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The N.Y.C. Terror Attack Is Part of a Trend That’s Getting More Difficult to Combat

Emergency officials walk near evidence markers on the west side bike path in lower Manhattan, New York, Wednesday, Nov. 1, 2017.

Emergency officials walk near evidence markers on the west side bike path in lower Manhattan, New York, Wednesday, Nov. 1, 2017. Seth Wenig / AP Photo

 

Connecting state and local government leaders

As attacks become less sophisticated, they are also becoming harder to prevent.

The vehicle-ramming attack in New York yesterday afternoon (Oct. 31) is the latest in a long line of less sophisticated “acts of terror.”

The incident, while described as the deadliest terror attack in New York since 9/11, was not an elaborate plot—it was conducted by a man who drove a pickup truck down a busy bike path in downtown New York, killing eight people. The 29-year-old suspect, named as Sayfullo Saipov who has been taken into custody, was initially described by law enforcement officials as a “lone wolf”—someone who was inspired by the Islamic State (ISIL) and acted alone (not someone who was directly instructed by the terrorist group). However, hours later there are reports saying he was “associated with ISIL.

But what we do know is how this bears a resemblance to the most recent string of terror attacks, such as the one in London in June. These attacks are stark reminder of a disturbing trend: As terror attacks become less sophisticated, they are also becoming more difficult to prevent. Quartz considered the implications of this after the previous London and Stockholm attacks; the text is reproduced below.

Vehicle ramming attacks are devastatingly simple. Attackers don’t need bombs or much training—just a vehicle, basic driving skills, and the will to plow into a crowd. These kinds of attacks have escalated since the 2016 Nice attack, when a man drove a truck through a large crowd in the southern French city, killing more than 80 people.

The Islamic State (ISIL) took responsibility for the attack, and has since promoted the concept of vehicle attacks. In the November 2016 issue of the group’s Rumiyah magazine (pdf), ISIL said: “Though being an essential part of modern life, very few actually comprehend the deadly and destructive capability of the motor vehicle and its capacity of reaping large numbers of casualties if used in a premeditated manner.” The article contained an image of a rental truck and the Macy’s Thanksgiving Day Parade in New York.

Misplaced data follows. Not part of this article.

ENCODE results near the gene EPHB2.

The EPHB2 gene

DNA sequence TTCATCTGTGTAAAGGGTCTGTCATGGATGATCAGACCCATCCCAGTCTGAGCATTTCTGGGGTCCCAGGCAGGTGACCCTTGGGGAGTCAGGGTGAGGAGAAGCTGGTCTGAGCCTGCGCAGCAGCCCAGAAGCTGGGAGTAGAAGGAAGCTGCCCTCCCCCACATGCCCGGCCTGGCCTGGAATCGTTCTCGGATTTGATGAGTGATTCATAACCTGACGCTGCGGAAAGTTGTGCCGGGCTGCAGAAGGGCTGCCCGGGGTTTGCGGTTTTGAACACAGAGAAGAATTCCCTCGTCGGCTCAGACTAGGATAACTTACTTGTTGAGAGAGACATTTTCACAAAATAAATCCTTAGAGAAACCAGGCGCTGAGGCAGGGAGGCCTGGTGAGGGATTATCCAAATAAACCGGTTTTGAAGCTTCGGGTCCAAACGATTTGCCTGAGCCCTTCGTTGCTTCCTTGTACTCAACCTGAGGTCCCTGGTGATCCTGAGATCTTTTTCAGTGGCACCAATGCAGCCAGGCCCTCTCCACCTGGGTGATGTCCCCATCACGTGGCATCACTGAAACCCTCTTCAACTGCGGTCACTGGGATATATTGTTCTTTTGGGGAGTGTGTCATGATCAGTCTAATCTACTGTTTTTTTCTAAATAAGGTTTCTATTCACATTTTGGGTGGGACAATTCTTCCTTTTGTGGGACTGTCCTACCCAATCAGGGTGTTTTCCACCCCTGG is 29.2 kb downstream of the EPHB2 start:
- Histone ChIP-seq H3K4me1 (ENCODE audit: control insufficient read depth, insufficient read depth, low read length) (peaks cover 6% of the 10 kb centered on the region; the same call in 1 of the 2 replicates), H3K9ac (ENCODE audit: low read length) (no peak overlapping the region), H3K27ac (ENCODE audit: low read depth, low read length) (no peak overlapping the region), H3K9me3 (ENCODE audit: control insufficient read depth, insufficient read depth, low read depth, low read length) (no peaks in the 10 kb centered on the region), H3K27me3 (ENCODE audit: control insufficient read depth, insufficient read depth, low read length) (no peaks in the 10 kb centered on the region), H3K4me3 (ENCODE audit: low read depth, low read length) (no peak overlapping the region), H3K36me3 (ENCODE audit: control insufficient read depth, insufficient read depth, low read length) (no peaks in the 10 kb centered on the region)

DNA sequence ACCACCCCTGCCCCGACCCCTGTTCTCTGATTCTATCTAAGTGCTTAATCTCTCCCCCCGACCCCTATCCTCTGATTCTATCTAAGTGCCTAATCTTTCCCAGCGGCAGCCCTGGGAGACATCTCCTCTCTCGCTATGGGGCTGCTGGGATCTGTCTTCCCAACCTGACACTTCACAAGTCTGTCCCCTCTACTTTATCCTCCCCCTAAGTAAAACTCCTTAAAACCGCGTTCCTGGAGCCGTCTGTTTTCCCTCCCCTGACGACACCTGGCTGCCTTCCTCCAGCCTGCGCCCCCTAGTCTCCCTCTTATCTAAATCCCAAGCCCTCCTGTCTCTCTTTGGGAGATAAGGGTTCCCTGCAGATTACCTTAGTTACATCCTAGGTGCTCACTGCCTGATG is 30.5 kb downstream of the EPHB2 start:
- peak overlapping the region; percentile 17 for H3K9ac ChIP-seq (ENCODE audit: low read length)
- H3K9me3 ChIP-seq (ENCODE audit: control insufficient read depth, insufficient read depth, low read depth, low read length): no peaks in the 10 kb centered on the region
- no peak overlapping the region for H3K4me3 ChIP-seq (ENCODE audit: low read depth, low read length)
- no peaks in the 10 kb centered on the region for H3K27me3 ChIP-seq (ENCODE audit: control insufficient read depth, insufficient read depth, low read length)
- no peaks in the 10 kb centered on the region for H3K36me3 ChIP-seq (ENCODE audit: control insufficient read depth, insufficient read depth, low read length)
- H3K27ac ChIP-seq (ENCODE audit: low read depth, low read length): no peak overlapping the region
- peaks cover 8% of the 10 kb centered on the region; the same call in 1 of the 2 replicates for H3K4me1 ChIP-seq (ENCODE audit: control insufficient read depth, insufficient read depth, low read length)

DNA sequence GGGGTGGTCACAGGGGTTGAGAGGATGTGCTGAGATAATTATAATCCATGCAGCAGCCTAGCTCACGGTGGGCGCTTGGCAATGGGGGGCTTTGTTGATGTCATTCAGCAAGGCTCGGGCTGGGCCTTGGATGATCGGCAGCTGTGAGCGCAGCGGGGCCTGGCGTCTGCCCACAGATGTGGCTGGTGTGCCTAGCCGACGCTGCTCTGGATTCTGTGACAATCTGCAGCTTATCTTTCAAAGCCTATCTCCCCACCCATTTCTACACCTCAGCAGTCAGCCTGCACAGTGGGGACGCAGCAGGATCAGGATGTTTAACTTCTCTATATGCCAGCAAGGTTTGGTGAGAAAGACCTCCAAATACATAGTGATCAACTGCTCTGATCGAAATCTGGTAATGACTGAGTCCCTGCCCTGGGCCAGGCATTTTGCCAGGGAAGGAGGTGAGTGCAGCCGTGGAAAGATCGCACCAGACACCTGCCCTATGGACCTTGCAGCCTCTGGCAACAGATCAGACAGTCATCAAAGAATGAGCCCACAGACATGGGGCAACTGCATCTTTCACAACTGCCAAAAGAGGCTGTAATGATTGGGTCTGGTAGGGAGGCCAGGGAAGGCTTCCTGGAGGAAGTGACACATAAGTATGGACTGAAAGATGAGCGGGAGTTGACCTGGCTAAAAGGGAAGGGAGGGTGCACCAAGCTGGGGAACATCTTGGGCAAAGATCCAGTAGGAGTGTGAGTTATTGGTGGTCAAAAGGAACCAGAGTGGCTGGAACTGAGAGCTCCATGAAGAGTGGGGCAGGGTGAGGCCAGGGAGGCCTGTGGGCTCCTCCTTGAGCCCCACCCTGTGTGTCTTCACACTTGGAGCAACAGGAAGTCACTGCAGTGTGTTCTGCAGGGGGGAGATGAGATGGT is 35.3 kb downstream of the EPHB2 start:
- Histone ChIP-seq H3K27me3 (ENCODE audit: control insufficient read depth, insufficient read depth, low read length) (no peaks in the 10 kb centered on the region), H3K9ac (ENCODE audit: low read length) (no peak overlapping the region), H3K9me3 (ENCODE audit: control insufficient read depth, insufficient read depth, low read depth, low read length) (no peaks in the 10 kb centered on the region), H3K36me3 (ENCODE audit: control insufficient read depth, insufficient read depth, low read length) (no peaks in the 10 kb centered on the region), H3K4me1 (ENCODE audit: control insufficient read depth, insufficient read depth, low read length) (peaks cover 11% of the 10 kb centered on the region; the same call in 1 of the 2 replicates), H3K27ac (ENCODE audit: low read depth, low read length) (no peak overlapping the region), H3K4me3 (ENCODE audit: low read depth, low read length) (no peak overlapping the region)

Vehicle attacks have risen accordingly. There have been nearly as many vehicle ramming incidents in the past three years (including those targeting the public, police, and military) as there were in the preceding decade, according to Stanford’s Center for International Security and Cooperation.

Vehicle ramming attacks are devastatingly simple. Attackers don’t need bombs or much training—just a vehicle, basic driving skills, and the will to plow into a crowd. These kinds of attacks have escalated since the 2016 Nice attack, when a man drove a truck through a large crowd in the southern French city, killing more than 80 people.

The Islamic State (ISIL) took responsibility for the attack, and has since promoted the concept of vehicle attacks. In the November 2016 issue of the group’s Rumiyah magazine (pdf), ISIL said: “Though being an essential part of modern life, very few actually comprehend the deadly and destructive capability of the motor vehicle and its capacity of reaping large numbers of casualties if used in a premeditated manner.” The article contained an image of a rental truck and the Macy’s Thanksgiving Day Parade in New York.

Vehicle attacks have risen accordingly. There have been nearly as many vehicle ramming incidents in the past three years (including those targeting the public, police, and military) as there were in the preceding decade, according to Stanford’s Center for International Security and Cooperation.

Aamna Mohdin is a London-based reporter for Quartz, where this article was originally published.

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